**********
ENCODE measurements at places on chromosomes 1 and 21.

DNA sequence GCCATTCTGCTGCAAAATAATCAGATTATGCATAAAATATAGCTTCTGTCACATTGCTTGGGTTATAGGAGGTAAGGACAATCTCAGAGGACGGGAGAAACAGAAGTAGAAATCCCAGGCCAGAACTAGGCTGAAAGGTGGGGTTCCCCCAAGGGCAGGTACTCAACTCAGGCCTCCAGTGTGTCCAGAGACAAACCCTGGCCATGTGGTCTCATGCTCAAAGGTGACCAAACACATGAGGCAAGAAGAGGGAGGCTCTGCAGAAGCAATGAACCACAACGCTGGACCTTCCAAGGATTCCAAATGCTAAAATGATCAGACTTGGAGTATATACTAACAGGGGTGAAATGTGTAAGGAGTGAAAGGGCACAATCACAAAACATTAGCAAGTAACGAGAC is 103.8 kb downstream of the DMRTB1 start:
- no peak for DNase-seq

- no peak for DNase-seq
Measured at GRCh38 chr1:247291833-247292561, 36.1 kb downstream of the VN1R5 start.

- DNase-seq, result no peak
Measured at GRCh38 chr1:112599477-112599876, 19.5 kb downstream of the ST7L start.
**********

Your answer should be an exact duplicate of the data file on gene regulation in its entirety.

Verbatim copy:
ENCODE measurements at places on chromosomes 1 and 21.

DNA sequence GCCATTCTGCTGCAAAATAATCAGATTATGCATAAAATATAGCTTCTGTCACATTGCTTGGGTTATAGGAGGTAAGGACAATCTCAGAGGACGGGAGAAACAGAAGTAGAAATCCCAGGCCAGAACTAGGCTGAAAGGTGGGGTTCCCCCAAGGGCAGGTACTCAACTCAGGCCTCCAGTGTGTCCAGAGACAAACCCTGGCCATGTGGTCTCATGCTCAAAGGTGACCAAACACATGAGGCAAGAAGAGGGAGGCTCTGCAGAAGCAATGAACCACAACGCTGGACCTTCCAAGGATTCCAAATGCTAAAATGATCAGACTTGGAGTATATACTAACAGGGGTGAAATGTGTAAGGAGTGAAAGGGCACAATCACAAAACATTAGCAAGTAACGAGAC is 103.8 kb downstream of the DMRTB1 start:
- no peak for DNase-seq

- no peak for DNase-seq
Measured at GRCh38 chr1:247291833-247292561, 36.1 kb downstream of the VN1R5 start.

- DNase-seq, result no peak
Measured at GRCh38 chr1:112599477-112599876, 19.5 kb downstream of the ST7L start.